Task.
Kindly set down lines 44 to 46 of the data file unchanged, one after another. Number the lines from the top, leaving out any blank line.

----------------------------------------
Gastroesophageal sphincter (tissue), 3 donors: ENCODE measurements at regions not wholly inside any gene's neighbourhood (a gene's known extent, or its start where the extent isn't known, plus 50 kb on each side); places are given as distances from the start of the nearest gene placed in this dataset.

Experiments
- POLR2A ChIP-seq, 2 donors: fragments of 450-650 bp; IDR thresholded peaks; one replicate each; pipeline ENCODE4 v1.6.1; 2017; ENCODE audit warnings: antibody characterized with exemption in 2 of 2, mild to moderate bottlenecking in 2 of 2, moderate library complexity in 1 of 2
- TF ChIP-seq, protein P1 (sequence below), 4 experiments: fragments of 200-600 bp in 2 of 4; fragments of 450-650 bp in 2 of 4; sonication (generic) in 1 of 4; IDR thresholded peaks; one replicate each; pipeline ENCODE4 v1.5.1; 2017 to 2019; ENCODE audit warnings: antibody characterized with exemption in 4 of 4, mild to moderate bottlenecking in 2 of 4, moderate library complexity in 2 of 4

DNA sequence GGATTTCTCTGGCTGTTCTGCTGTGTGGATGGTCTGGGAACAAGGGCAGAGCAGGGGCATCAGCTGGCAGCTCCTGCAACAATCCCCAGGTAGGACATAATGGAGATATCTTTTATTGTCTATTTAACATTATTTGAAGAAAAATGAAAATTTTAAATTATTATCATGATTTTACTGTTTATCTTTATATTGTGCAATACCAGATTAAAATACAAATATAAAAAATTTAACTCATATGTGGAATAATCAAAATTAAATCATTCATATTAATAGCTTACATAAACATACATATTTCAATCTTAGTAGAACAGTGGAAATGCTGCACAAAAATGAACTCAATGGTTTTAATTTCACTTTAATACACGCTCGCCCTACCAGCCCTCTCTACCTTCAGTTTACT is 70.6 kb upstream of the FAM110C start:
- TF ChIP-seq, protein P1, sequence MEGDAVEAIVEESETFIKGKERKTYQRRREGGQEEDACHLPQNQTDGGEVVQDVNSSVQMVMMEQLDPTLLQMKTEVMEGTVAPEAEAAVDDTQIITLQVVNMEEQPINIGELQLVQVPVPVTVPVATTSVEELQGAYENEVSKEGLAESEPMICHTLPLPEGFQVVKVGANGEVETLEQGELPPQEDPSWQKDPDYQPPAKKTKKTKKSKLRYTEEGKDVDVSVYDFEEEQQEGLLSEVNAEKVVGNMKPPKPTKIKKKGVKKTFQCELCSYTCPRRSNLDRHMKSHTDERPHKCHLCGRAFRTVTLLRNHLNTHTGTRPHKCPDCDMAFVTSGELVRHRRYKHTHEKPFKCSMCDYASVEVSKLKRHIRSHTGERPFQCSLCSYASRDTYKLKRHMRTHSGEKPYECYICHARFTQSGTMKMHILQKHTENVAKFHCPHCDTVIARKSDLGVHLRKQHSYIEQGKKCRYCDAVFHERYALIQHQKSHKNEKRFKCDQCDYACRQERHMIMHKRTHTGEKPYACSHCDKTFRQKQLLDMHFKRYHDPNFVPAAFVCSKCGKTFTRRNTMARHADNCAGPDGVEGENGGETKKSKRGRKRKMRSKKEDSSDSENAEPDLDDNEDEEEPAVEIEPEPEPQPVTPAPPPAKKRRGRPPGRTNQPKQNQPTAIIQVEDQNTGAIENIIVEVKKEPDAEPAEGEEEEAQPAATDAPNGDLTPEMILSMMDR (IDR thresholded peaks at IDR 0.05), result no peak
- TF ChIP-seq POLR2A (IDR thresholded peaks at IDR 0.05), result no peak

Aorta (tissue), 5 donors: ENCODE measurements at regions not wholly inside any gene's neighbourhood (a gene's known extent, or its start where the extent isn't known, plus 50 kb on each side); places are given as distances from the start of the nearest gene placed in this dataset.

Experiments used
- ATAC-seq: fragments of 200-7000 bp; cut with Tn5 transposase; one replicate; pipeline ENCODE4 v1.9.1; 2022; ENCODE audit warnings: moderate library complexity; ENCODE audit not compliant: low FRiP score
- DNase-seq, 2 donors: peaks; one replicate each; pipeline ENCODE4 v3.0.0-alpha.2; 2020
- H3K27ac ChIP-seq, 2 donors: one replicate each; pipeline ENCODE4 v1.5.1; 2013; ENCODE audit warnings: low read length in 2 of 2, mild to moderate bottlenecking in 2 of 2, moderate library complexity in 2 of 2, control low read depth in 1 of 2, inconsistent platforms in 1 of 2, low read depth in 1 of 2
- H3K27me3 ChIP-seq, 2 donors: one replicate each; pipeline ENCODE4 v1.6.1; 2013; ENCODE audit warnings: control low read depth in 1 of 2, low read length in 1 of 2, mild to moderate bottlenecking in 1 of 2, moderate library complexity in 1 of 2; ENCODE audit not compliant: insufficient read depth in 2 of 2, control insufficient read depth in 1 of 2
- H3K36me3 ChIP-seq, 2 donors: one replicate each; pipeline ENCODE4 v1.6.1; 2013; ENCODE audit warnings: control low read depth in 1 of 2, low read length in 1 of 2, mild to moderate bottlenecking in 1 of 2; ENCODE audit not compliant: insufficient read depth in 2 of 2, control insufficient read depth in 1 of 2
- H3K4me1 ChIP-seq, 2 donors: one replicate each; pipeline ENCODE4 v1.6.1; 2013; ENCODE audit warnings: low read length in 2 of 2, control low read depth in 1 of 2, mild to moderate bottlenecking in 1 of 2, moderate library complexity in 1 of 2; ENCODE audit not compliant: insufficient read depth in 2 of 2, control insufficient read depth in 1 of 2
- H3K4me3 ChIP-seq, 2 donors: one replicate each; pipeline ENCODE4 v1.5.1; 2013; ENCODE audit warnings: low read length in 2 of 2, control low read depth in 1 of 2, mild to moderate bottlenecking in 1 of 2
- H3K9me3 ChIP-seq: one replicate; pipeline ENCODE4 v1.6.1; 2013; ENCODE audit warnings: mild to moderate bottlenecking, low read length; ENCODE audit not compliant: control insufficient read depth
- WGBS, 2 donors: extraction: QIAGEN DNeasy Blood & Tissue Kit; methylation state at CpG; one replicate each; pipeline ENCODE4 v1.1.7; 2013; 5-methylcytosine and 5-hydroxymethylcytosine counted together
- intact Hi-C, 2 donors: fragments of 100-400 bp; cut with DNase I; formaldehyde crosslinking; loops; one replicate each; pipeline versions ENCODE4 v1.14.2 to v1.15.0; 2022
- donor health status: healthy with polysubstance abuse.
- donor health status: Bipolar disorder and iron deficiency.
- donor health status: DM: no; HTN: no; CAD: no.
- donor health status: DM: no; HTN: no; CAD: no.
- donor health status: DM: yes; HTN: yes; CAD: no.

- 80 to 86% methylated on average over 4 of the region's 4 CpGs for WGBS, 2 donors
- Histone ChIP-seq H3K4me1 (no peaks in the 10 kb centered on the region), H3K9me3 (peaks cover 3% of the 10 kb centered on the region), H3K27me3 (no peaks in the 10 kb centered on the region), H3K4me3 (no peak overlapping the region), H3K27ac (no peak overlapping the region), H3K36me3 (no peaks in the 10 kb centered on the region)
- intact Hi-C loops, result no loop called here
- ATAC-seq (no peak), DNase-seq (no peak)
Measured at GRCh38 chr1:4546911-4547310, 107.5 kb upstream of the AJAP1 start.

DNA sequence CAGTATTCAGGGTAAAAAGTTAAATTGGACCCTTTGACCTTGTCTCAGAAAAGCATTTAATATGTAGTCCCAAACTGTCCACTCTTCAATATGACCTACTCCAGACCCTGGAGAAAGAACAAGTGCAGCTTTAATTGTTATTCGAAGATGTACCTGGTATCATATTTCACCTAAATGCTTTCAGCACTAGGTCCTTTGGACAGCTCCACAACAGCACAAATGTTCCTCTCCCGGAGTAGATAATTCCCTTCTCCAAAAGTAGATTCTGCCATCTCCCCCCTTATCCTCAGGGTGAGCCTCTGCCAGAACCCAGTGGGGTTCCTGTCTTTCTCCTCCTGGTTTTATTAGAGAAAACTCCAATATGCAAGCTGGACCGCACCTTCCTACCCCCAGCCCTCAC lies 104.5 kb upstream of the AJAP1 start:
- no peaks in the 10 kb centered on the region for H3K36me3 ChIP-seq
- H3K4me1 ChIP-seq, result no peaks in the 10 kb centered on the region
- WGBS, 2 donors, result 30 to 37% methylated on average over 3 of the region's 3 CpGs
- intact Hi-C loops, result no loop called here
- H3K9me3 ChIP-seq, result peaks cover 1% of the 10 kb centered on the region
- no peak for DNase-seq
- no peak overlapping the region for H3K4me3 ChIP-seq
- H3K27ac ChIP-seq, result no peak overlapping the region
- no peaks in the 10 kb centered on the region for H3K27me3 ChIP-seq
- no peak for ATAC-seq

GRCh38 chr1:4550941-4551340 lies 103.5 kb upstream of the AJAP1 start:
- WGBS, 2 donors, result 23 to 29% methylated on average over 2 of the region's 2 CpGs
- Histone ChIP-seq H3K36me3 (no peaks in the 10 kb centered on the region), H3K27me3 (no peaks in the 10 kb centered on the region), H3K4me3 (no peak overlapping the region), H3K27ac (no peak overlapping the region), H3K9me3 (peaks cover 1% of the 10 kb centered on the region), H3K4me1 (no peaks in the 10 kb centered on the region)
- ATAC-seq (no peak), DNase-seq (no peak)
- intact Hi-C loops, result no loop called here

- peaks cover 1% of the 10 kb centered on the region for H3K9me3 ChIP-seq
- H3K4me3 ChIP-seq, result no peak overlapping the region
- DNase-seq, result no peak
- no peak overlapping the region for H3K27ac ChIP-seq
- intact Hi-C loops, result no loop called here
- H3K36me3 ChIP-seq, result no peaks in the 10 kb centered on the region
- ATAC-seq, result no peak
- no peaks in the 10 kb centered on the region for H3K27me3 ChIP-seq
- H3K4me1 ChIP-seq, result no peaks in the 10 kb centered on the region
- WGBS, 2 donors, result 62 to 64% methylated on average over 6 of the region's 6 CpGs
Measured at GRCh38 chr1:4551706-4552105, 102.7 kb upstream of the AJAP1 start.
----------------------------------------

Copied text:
- ATAC-seq (no peak), DNase-seq (no peak)
- intact Hi-C loops, result no loop called here

- peaks cover 1% of the 10 kb centered on the region for H3K9me3 ChIP-seq